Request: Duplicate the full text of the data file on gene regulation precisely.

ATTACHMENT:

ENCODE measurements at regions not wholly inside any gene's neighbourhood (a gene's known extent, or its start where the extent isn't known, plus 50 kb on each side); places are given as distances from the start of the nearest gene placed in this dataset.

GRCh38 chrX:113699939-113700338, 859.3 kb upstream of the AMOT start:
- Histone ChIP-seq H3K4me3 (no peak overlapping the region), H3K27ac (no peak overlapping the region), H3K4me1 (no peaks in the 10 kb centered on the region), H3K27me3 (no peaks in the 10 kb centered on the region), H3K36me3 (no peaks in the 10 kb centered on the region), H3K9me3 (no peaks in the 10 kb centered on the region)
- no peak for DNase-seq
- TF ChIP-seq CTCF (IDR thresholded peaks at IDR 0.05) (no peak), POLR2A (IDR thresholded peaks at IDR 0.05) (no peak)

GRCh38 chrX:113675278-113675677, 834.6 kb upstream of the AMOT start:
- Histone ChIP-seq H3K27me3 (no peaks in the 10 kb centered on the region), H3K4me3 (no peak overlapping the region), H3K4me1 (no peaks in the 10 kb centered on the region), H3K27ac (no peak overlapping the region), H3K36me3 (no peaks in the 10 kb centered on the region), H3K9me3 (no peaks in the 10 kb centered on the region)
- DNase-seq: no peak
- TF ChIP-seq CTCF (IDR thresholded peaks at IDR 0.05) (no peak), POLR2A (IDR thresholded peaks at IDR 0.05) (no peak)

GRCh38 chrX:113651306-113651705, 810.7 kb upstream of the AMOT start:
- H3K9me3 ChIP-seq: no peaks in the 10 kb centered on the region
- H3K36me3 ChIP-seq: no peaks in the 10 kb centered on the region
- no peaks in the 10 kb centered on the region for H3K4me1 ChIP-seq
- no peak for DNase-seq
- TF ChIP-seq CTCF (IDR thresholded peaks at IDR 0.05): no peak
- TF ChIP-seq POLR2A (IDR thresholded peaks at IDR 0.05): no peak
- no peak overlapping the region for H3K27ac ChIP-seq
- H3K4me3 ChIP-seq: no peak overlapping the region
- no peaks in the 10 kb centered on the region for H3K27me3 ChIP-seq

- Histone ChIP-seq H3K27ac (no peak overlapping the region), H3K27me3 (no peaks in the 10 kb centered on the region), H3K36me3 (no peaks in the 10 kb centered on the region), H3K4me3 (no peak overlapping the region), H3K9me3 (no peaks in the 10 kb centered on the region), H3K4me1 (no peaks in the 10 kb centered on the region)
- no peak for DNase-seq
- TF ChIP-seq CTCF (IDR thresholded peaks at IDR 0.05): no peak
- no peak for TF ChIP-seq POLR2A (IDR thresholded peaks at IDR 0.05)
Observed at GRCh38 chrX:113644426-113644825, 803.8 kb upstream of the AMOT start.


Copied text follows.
ENCODE measurements at regions not wholly inside any gene's neighbourhood (a gene's known extent, or its start where the extent isn't known, plus 50 kb on each side); places are given as distances from the start of the nearest gene placed in this dataset.

GRCh38 chrX:113699939-113700338, 859.3 kb upstream of the AMOT start:
- Histone ChIP-seq H3K4me3 (no peak overlapping the region), H3K27ac (no peak overlapping the region), H3K4me1 (no peaks in the 10 kb centered on the region), H3K27me3 (no peaks in the 10 kb centered on the region), H3K36me3 (no peaks in the 10 kb centered on the region), H3K9me3 (no peaks in the 10 kb centered on the region)
- no peak for DNase-seq
- TF ChIP-seq CTCF (IDR thresholded peaks at IDR 0.05) (no peak), POLR2A (IDR thresholded peaks at IDR 0.05) (no peak)

GRCh38 chrX:113675278-113675677, 834.6 kb upstream of the AMOT start:
- Histone ChIP-seq H3K27me3 (no peaks in the 10 kb centered on the region), H3K4me3 (no peak overlapping the region), H3K4me1 (no peaks in the 10 kb centered on the region), H3K27ac (no peak overlapping the region), H3K36me3 (no peaks in the 10 kb centered on the region), H3K9me3 (no peaks in the 10 kb centered on the region)
- DNase-seq: no peak
- TF ChIP-seq CTCF (IDR thresholded peaks at IDR 0.05) (no peak), POLR2A (IDR thresholded peaks at IDR 0.05) (no peak)

GRCh38 chrX:113651306-113651705, 810.7 kb upstream of the AMOT start:
- H3K9me3 ChIP-seq: no peaks in the 10 kb centered on the region
- H3K36me3 ChIP-seq: no peaks in the 10 kb centered on the region
- no peaks in the 10 kb centered on the region for H3K4me1 ChIP-seq
- no peak for DNase-seq
- TF ChIP-seq CTCF (IDR thresholded peaks at IDR 0.05): no peak
- TF ChIP-seq POLR2A (IDR thresholded peaks at IDR 0.05): no peak
- no peak overlapping the region for H3K27ac ChIP-seq
- H3K4me3 ChIP-seq: no peak overlapping the region
- no peaks in the 10 kb centered on the region for H3K27me3 ChIP-seq

- Histone ChIP-seq H3K27ac (no peak overlapping the region), H3K27me3 (no peaks in the 10 kb centered on the region), H3K36me3 (no peaks in the 10 kb centered on the region), H3K4me3 (no peak overlapping the region), H3K9me3 (no peaks in the 10 kb centered on the region), H3K4me1 (no peaks in the 10 kb centered on the region)
- no peak for DNase-seq
- TF ChIP-seq CTCF (IDR thresholded peaks at IDR 0.05): no peak
- no peak for TF ChIP-seq POLR2A (IDR thresholded peaks at IDR 0.05)
Observed at GRCh38 chrX:113644426-113644825, 803.8 kb upstream of the AMOT start.